Swedish shoppers, who have been asked to follow a voluntary social distancing approach, have not bought in the same way as usual, says Salter – and different sectors are expected to be affected in different ways. She says that while stockpiling has been low, shoppers have bought more long-life items including pasta and noodles so they don’t need to go out more than needed.

 

Salter added: “Fashion is the sector that we expect to be the hardest hit as consumers lack events to get dressed up for, but this impact will be softer than in countries with enforced lockdown.”

 

How Covid-19 is changing the way shoppers buy

 

Three new studies suggest that shoppers will change the way they buy – and the way they use technology. EY suggests retailers should look ahead to the new shopping habits of post-coronavirus consumers, Accenture suggests shoppers will buy more sustainably, while shopping online for groceries more often, while Foolproof warns that shoppers may shy away from using touchscreens in stores and restaurants. Read the full story here

 

Shoppers plan to return only slowly to public places: study

 

Almost half of shoppers around the world say they will not return to shops “for some time” or “for a long time”, according to GlobalWebIndex research. Nearly 60% say they won’t go back to large outdoor venues such as sports stadiums or music festivals, while two-thirds are holding back from returning to cinemas, concert halls or sports arena.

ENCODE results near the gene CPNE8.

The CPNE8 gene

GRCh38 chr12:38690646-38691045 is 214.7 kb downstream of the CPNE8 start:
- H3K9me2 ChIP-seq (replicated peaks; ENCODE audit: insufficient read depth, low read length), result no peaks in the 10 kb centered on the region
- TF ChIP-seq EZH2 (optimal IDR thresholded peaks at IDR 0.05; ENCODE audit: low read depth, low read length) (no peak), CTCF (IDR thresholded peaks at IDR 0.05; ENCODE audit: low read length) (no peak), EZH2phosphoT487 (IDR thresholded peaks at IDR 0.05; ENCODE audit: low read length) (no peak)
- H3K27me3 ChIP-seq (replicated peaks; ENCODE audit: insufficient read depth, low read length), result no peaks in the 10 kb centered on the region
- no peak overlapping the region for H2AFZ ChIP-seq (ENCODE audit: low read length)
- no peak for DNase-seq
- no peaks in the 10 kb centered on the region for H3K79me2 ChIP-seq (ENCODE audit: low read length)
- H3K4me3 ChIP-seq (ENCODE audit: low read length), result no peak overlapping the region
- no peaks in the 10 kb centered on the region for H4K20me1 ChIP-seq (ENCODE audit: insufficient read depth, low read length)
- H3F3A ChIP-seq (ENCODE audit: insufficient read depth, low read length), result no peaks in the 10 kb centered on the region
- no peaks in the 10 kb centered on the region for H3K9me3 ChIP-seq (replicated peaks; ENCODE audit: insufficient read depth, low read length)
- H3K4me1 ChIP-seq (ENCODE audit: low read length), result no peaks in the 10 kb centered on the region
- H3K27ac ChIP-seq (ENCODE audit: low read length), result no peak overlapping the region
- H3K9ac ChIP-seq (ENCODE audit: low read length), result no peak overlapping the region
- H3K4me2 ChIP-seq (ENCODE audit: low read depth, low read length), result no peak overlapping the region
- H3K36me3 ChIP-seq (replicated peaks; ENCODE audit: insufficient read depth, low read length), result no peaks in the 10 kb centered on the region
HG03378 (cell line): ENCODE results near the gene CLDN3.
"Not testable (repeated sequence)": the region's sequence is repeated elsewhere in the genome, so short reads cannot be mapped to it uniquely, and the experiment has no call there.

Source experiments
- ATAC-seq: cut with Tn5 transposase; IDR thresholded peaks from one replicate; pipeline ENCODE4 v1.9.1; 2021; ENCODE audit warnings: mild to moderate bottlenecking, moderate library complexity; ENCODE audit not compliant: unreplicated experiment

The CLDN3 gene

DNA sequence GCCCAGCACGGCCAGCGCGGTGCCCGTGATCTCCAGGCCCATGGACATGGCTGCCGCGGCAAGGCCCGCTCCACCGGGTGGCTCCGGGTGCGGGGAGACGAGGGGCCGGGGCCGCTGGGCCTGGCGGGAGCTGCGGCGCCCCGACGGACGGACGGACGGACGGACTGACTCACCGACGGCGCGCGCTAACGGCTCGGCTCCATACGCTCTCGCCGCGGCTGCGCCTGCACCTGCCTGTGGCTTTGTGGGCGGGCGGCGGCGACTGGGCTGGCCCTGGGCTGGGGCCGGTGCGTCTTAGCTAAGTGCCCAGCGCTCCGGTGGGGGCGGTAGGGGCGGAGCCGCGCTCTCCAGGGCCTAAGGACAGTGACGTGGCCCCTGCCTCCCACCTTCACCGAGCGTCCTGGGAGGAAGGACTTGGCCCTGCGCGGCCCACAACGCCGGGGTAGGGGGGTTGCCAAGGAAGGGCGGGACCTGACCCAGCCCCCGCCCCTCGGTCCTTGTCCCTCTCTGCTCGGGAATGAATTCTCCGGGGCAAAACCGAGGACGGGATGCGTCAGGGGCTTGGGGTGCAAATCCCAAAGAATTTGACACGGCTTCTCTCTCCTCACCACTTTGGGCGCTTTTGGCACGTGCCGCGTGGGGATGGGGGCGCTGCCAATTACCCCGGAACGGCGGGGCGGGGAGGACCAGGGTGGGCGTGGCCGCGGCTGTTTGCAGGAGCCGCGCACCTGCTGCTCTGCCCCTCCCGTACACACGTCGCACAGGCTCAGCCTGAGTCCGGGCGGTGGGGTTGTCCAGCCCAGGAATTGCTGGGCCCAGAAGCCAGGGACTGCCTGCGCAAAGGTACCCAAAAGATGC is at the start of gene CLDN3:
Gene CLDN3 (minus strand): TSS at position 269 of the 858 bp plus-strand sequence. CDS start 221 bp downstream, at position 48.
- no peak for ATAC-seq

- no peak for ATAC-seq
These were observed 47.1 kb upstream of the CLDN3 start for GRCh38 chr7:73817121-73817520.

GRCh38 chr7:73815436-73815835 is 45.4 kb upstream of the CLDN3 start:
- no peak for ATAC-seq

Respondents in the UK and US appear to believe they will weather the storm. However, more shoppers now say they have delayed a purchase than did in previous editions of the research. Categories where more shoppers say they have put off buying include clothing, home appliances, luxury items and holidays. Four in 10 Gen Z shoppers say they have halted a planned clothing purchase.

 

Hotel Chocolat plans store reopenings – and taking business online quickly when needed

 

Hotel Chocolat is working out how to open its shops safely when it’s permitted to do so, following the Covid-19 lockdown, while planning for ways of shifting business online quickly when needed. Read the full story here

 

Image: Adobe Stock